”Classic or Trash” is a recurring franchise highlighting a specific item and asking exactly that question: is it classic or trash? Granted, each member of the Grailed community is entitled to their own opinion, and while the Grailed editorial staff does its best to judge items objectively, we more than encourage you to disagree and sound off in the comments below.

While most hype items are considered hot well before they drop, others sit in relative obscurity for years before suddenly being “discovered.” That’s exactly what happened to Needles patented track pant. Before everyone from A$AP Rocky to your 13-year-old cousin had a pair, the luxe take on the classic athletic warm-up was just a small part of Needles Sportswear. The Japanese brands’ dedicated activewear division, Needles Sportswear produces elevated versions of classic vintage American warm-ups and activewear, including irreverent takes on running shorts, athletic tops and, obviously, track suits.

While Needles Sportswear is a newer addition to the label, Needles itself dates back over two decades. The in-house line of Nepenthes–the Japanese based select shop with outposts in both New York and London—Needles was founded by head honcho Keizo Shimuzu, who alongside Engineered Garments designer Daiki Suzuki began the label with a single blazer in 1997. In the 20 plus years since, Shimuzu has transformed his obsession towards different periods in American fashion history into a brand that’s quite literally a patchwork of vintage Americana, psychedelia and eclecticism. While items range from military cargos to the cult favorite 7-cut flannels, the one item the label can’t keep in stock is the track pants.

Although the track pants have been in production for years, everything changed when a few notable fashion impresarios began traveling and shopping in Tokyo during the latter half of this decade. When notable tastemakers Tremaine Emory (aka DenimTears) and Acyde of No Vacancy Inn and Luka Sabbat began wearing the luxe track pant as an alternative to sweats, the style soon caught wind and suddenly everyone from Rocky to Playboi Carti and even Kanye had a pair. Featuring a ribbon with five interspersed stripes running along the side (as opposed to adidas’ three), the only notable difference between Needles’ and your average iteration is the embroidered butterfly, the brand insignia based off of Steve Mcqueen’s chest tattoo in Papillon. While the pants come in various colors, materials, choices and fits, the overwhelmingly popular option—the “Narrow” cut—was a cult hit amongst Japanese fashion enthusiasts and voarcious hypebeast alike. With limited international stockists, pairs sold as quickly as they hit retail and for a good portion of the last three years were no doubt a fashion essential, a perfect response to elevated yet relaxed aesthetic dominating menswear. The style eventually hit fever pitch when Needles launched a highly-limited capsule in collaboration with AWGE, the A$AP Mob’s creative agency.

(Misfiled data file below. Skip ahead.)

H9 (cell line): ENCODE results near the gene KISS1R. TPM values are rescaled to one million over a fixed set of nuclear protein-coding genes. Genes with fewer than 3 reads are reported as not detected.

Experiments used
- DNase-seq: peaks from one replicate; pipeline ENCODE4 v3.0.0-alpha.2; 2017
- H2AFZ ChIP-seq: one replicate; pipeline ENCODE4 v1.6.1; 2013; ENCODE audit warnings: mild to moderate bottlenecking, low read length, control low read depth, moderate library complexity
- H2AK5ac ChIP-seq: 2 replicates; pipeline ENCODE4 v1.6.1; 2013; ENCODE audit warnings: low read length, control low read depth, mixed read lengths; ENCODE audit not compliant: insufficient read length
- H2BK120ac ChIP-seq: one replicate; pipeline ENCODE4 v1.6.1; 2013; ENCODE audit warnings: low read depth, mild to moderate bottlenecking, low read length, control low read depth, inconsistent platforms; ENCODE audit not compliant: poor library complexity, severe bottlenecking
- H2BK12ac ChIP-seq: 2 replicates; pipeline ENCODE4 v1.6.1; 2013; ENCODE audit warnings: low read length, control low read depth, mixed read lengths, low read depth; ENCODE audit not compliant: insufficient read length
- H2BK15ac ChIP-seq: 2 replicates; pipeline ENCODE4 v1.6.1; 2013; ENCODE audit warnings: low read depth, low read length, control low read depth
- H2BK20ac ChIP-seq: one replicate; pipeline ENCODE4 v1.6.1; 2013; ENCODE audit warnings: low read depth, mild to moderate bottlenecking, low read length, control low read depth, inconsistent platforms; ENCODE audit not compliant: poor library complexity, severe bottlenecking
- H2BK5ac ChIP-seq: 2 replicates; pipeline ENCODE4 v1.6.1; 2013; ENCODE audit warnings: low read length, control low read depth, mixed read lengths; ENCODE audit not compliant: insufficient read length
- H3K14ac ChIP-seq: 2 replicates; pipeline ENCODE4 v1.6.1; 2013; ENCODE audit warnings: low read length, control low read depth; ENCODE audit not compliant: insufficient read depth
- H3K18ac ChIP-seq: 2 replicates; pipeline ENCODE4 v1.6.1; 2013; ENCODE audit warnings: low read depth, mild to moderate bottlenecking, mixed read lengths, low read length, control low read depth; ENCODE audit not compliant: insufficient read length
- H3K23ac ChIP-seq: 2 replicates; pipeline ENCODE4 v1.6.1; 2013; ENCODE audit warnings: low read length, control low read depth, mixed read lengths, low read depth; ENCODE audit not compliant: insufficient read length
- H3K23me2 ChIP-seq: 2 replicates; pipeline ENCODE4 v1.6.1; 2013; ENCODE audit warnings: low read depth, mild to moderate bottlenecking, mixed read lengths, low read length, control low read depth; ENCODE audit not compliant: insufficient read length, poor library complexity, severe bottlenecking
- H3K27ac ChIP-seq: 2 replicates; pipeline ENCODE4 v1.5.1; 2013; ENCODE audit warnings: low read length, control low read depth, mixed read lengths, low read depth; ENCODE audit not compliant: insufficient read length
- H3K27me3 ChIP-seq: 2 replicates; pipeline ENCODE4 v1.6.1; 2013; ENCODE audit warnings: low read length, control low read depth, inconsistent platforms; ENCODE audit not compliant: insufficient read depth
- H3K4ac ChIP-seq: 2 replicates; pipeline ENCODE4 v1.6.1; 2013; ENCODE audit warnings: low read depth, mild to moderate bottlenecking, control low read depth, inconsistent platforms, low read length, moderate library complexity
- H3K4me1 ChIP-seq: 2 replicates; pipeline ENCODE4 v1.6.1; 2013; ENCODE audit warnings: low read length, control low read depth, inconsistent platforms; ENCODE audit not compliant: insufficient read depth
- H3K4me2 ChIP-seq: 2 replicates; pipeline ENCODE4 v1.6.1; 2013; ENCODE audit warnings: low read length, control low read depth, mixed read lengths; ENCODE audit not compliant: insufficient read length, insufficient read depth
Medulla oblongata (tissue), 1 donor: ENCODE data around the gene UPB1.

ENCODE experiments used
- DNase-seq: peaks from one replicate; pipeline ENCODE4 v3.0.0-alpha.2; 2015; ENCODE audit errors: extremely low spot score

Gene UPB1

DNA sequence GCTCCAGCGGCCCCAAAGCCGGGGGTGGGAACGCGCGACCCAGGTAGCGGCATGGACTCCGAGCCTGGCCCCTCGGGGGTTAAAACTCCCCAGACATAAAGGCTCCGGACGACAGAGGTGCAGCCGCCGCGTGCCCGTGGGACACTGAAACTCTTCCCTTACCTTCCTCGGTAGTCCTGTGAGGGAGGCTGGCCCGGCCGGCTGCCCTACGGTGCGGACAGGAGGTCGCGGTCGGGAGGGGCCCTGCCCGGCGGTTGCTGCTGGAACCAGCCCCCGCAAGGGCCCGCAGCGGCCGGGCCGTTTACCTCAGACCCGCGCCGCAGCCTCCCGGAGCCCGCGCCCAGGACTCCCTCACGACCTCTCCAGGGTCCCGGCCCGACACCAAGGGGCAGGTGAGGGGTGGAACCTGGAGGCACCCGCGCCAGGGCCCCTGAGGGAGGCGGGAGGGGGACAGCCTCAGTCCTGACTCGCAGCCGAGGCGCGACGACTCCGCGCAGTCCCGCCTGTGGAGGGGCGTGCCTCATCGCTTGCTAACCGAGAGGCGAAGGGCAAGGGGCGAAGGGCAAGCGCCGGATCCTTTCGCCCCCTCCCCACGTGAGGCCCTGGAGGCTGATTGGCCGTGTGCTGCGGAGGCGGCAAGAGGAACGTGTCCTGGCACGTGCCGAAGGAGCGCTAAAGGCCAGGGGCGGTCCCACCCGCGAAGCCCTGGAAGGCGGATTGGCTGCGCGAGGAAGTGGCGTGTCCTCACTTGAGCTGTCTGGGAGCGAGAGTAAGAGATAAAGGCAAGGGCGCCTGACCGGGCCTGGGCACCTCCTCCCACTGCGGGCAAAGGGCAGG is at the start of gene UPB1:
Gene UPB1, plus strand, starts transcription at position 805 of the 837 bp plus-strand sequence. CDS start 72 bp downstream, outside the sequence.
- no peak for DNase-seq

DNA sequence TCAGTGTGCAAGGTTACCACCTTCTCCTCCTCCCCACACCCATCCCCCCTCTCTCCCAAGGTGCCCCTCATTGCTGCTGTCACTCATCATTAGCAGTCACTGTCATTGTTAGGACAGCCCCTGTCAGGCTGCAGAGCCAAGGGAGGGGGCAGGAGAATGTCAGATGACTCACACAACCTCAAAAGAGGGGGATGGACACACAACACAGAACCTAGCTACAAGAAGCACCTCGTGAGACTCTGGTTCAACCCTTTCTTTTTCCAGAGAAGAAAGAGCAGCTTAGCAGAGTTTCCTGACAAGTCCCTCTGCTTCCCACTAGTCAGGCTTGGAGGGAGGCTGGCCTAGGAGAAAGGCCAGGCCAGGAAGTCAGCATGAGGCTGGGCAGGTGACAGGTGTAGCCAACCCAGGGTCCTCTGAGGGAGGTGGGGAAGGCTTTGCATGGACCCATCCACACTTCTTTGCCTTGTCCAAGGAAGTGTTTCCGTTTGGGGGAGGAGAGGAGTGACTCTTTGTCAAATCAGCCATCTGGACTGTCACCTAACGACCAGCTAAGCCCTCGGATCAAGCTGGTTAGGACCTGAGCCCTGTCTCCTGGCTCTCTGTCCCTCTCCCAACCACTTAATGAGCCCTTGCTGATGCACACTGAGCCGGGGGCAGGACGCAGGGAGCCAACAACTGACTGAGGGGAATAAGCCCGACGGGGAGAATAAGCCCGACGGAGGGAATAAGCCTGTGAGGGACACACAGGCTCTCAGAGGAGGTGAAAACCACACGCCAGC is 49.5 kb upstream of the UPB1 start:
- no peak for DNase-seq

As we finally begin to leave athleisure in the rearview, and sweatpants are no longer in favor amongst the fashion set, will the Needles track pant be left behind? Resell prices—which at one point hovered near $400 for certain colorways, a far cry from the $185 retail price in Japan—are beginning to stagnate, and a trend towards more formal trousers and cargos has many abandoning the track pants. The way we see it, while the favorite Narrow cut may be past its prime, you can never have enough good casual pants, and the Needle Track pant is one of the best quality takes on loungewear out there. Now that men are beginning to embrace wider cuts, you may want to consider opting for the more versatile straight leg versions. Still, as long as we need comfortable pants for a flight—or even the office—Needles track pants are here to stay.

Disagree? Whether you think Needles Track pants are classic or trash, let us know in the comments below.

Tags: classic-or-trash, adidas, japan, asap-rocky, track-pants, needles